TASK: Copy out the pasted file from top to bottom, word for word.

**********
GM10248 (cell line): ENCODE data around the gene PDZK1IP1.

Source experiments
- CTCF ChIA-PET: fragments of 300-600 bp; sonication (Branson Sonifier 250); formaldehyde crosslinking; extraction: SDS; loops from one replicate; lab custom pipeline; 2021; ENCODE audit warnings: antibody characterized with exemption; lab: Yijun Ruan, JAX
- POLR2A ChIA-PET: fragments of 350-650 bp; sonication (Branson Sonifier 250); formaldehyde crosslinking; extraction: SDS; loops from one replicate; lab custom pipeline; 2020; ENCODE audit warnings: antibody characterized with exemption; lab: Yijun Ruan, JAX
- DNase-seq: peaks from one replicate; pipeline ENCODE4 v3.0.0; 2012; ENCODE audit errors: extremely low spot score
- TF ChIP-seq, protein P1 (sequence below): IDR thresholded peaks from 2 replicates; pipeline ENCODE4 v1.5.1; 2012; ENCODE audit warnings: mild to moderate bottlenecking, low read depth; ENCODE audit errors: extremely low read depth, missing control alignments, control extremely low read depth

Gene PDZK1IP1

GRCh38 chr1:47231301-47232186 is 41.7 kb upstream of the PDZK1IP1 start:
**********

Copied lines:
GM10248 (cell line): ENCODE data around the gene PDZK1IP1.

Source experiments
- CTCF ChIA-PET: fragments of 300-600 bp; sonication (Branson Sonifier 250); formaldehyde crosslinking; extraction: SDS; loops from one replicate; lab custom pipeline; 2021; ENCODE audit warnings: antibody characterized with exemption; lab: Yijun Ruan, JAX
- POLR2A ChIA-PET: fragments of 350-650 bp; sonication (Branson Sonifier 250); formaldehyde crosslinking; extraction: SDS; loops from one replicate; lab custom pipeline; 2020; ENCODE audit warnings: antibody characterized with exemption; lab: Yijun Ruan, JAX
- DNase-seq: peaks from one replicate; pipeline ENCODE4 v3.0.0; 2012; ENCODE audit errors: extremely low spot score
- TF ChIP-seq, protein P1 (sequence below): IDR thresholded peaks from 2 replicates; pipeline ENCODE4 v1.5.1; 2012; ENCODE audit warnings: mild to moderate bottlenecking, low read depth; ENCODE audit errors: extremely low read depth, missing control alignments, control extremely low read depth

Gene PDZK1IP1

GRCh38 chr1:47231301-47232186 is 41.7 kb upstream of the PDZK1IP1 start: